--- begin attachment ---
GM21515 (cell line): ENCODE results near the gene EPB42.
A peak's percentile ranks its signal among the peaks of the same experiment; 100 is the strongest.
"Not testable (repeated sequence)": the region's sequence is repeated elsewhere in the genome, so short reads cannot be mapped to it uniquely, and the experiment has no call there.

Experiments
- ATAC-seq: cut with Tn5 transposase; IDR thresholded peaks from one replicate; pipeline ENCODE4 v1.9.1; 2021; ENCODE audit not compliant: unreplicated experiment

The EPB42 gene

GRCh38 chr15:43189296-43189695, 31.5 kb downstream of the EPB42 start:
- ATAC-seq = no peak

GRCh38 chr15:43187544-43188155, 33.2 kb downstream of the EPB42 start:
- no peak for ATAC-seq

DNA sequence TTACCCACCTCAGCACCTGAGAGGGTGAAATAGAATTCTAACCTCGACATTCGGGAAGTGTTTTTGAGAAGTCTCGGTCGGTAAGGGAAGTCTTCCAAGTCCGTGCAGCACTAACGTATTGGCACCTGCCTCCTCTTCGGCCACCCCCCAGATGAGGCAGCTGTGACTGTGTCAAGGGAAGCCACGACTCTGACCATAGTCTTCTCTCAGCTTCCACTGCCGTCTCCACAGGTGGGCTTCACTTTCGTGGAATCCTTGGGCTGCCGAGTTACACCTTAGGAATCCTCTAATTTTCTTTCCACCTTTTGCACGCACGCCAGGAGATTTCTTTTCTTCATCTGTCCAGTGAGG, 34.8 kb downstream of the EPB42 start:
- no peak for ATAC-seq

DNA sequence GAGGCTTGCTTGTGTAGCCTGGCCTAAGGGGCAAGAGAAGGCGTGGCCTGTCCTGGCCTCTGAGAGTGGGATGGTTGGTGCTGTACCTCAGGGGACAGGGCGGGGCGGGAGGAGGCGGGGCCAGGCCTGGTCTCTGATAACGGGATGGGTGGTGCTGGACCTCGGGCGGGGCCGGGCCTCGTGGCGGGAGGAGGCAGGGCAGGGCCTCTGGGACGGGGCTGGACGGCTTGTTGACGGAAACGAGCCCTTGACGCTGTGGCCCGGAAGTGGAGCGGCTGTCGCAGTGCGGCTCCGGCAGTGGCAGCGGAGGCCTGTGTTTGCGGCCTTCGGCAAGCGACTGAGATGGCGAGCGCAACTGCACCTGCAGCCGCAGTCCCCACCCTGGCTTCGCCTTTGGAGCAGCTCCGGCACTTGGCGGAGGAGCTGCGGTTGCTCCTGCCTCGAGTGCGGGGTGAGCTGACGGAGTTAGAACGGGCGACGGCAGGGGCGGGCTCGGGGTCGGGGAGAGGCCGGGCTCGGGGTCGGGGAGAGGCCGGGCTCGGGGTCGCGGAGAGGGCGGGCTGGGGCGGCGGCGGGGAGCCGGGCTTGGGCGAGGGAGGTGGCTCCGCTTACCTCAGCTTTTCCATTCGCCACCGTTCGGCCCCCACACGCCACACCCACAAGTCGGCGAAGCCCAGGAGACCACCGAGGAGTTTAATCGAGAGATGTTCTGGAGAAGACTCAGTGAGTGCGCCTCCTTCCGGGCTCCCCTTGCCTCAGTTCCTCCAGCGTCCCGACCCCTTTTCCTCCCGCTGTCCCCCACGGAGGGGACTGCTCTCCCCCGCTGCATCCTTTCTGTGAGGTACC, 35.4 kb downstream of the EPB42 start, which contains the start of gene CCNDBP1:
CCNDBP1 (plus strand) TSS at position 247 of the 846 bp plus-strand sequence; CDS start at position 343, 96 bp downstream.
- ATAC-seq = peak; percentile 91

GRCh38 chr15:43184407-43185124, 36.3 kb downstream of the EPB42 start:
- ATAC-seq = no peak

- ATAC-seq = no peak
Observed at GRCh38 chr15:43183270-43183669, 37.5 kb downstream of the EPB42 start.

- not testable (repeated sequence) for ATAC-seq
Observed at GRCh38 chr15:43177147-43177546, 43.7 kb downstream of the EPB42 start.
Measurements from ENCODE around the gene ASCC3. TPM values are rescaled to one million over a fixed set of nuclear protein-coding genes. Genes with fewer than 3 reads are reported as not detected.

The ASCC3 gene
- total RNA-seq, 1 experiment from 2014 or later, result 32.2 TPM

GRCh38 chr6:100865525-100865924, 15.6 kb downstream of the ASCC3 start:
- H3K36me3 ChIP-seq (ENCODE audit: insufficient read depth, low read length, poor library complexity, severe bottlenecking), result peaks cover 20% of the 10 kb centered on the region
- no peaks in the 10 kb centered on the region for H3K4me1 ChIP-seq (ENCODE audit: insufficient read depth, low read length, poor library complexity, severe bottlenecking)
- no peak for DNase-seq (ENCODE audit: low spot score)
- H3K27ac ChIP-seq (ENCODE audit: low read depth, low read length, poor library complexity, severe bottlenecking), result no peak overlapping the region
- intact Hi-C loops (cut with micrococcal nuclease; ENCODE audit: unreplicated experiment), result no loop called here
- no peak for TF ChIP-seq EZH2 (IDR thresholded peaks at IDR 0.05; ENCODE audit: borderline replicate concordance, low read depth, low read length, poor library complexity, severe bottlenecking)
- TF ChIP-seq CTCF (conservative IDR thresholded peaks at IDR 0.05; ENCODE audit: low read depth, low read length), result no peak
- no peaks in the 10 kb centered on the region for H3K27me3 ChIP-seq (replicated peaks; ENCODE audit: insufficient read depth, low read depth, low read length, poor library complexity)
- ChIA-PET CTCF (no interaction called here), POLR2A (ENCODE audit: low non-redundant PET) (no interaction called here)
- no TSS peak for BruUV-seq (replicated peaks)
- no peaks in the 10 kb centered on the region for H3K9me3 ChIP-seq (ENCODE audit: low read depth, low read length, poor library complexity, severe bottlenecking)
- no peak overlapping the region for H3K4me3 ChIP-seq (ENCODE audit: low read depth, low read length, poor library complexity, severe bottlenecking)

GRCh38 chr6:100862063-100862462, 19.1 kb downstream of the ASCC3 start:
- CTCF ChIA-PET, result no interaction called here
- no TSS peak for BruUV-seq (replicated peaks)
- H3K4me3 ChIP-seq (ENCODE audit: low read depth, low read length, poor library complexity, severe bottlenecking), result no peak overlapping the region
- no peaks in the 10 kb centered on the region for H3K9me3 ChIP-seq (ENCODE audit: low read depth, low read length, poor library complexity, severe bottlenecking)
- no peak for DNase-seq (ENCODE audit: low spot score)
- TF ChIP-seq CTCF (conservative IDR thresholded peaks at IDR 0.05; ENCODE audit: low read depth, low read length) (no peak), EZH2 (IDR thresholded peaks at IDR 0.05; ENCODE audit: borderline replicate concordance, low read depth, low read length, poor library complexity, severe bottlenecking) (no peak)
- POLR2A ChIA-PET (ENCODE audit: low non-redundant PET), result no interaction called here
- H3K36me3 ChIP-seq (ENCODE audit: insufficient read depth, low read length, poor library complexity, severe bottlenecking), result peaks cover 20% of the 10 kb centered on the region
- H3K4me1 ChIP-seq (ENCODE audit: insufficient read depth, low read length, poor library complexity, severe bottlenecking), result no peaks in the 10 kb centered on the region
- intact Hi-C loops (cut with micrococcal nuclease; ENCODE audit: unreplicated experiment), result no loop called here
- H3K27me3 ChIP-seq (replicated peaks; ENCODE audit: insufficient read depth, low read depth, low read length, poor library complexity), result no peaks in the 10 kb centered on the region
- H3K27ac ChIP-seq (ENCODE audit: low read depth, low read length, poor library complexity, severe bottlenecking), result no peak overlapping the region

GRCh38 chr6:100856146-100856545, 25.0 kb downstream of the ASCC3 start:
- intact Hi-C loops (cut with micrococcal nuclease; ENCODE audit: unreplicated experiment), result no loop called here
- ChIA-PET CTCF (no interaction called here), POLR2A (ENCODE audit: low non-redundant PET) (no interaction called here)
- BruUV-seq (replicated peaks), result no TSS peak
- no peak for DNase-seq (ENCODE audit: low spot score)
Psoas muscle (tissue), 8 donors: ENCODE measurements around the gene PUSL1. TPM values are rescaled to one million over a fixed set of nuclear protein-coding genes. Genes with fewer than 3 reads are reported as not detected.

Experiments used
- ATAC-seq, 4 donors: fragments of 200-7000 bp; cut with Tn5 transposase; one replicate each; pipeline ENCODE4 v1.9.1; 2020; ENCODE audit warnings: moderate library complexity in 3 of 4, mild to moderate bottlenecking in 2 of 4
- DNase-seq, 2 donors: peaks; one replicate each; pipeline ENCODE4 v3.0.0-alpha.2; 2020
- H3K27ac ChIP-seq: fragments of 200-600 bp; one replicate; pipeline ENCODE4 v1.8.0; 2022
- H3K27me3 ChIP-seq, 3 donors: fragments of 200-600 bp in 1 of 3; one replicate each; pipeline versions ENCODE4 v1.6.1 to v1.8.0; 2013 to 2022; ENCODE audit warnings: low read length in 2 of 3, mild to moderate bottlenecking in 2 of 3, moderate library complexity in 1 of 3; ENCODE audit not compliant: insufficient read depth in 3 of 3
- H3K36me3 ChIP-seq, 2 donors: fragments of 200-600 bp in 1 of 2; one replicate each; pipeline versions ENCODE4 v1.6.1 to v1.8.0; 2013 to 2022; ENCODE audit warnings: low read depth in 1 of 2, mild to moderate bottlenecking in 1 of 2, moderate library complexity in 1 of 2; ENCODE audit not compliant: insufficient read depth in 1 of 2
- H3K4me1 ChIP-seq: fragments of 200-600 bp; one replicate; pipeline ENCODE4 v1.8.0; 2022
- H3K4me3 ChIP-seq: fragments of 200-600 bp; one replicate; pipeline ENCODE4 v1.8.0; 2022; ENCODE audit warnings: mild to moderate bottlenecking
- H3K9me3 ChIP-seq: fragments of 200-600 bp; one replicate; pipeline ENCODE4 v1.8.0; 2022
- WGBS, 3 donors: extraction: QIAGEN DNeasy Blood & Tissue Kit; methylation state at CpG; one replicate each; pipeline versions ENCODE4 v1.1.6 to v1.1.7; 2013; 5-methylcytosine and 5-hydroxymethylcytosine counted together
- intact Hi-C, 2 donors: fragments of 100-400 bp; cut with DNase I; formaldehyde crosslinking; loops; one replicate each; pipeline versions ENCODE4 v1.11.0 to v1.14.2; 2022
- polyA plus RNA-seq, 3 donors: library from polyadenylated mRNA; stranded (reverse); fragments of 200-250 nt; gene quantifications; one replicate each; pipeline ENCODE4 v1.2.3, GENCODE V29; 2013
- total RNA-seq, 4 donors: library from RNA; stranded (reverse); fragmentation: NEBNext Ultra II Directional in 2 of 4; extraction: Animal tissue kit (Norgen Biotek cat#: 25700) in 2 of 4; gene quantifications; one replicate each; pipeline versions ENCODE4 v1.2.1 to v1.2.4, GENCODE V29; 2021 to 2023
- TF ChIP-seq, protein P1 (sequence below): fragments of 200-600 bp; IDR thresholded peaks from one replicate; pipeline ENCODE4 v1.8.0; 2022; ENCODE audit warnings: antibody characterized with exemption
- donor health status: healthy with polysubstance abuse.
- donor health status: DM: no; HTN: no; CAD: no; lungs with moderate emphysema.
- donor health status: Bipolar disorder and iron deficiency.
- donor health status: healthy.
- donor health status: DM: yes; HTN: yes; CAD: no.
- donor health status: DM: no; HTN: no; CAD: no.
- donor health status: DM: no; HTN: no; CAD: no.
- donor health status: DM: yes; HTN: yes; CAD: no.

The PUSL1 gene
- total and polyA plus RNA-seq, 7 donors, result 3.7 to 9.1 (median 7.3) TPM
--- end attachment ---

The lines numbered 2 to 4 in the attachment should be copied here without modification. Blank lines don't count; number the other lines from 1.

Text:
A peak's percentile ranks its signal among the peaks of the same experiment; 100 is the strongest.
"Not testable (repeated sequence)": the region's sequence is repeated elsewhere in the genome, so short reads cannot be mapped to it uniquely, and the experiment has no call there.

Experiments